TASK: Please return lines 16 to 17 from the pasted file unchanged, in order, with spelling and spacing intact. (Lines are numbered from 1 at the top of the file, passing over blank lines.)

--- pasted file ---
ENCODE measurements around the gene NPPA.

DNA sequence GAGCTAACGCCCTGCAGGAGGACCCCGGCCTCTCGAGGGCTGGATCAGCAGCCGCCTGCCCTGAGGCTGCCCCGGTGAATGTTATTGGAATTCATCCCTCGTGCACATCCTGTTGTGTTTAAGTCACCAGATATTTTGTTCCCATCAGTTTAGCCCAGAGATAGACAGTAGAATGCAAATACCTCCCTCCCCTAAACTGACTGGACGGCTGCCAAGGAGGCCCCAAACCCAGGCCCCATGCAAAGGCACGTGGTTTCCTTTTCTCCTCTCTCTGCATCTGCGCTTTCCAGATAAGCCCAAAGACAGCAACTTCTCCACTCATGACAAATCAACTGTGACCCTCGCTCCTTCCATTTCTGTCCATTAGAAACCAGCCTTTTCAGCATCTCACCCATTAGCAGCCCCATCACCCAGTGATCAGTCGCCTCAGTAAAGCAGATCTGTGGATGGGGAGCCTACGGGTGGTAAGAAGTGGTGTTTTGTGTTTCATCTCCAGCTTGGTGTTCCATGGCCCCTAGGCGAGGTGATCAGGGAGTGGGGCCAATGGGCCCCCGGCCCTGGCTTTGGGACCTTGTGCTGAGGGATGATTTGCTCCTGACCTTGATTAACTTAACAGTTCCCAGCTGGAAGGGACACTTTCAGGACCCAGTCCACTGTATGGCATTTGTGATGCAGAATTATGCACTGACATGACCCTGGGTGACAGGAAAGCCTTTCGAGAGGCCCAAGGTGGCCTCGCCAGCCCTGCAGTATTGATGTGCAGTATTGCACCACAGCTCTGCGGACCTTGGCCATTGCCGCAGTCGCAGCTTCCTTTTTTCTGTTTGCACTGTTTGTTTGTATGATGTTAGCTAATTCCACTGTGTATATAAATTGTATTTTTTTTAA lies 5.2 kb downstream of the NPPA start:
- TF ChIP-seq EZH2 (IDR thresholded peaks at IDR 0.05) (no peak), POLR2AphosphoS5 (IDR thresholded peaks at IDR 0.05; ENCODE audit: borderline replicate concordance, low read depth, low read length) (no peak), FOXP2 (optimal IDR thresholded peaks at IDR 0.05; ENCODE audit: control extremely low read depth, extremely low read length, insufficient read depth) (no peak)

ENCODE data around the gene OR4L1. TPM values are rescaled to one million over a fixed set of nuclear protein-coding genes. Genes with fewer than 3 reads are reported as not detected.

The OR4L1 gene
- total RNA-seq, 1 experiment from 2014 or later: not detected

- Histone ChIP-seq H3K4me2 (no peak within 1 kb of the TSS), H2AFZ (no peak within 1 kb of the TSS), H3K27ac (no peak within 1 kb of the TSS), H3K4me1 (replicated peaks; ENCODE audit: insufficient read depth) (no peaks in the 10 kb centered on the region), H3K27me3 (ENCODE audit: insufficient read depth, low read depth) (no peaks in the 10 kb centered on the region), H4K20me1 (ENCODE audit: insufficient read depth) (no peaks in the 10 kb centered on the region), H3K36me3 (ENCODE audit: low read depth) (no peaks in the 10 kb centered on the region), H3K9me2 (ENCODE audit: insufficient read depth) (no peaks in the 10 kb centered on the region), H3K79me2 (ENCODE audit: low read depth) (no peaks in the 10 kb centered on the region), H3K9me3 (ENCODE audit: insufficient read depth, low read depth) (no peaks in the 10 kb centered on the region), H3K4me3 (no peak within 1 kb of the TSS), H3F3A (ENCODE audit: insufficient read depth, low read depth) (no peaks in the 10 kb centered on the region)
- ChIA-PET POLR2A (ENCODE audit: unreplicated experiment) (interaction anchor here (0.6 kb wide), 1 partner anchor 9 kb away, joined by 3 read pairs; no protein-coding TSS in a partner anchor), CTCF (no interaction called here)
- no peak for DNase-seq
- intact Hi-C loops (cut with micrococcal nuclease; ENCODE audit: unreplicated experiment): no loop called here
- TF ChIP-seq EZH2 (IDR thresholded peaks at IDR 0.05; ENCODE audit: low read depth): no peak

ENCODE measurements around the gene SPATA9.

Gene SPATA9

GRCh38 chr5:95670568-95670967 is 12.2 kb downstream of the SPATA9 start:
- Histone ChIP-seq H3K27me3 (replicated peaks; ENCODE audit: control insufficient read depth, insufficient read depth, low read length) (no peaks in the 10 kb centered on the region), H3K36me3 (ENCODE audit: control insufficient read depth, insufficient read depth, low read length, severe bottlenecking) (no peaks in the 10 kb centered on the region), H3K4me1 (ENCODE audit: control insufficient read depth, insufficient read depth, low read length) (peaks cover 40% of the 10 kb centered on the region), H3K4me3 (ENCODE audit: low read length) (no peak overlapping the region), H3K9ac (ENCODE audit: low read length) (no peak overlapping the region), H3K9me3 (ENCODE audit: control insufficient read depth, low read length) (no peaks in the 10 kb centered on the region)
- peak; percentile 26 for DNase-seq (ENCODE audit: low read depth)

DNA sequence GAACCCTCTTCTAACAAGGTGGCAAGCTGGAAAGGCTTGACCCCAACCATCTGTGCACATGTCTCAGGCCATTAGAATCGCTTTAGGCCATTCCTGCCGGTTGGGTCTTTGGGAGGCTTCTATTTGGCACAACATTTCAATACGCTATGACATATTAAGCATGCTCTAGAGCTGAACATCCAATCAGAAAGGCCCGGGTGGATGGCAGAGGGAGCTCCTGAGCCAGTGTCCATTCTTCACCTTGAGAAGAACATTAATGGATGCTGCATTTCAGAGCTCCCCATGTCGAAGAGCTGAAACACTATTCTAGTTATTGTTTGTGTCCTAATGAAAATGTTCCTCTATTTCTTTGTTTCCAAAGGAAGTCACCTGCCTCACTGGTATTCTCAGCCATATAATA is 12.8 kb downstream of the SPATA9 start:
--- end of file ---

- peak; percentile 26 for DNase-seq (ENCODE audit: low read depth)

DNA sequence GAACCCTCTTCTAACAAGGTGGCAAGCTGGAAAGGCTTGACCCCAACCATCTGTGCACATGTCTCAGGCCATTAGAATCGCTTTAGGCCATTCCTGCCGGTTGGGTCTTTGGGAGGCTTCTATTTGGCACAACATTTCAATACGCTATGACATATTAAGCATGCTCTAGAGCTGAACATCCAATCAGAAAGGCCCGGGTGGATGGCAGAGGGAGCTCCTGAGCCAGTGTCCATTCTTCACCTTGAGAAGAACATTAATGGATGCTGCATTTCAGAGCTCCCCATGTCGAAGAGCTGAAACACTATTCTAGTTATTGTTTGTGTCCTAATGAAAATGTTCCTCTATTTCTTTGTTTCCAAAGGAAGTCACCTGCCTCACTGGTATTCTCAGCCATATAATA is 12.8 kb downstream of the SPATA9 start: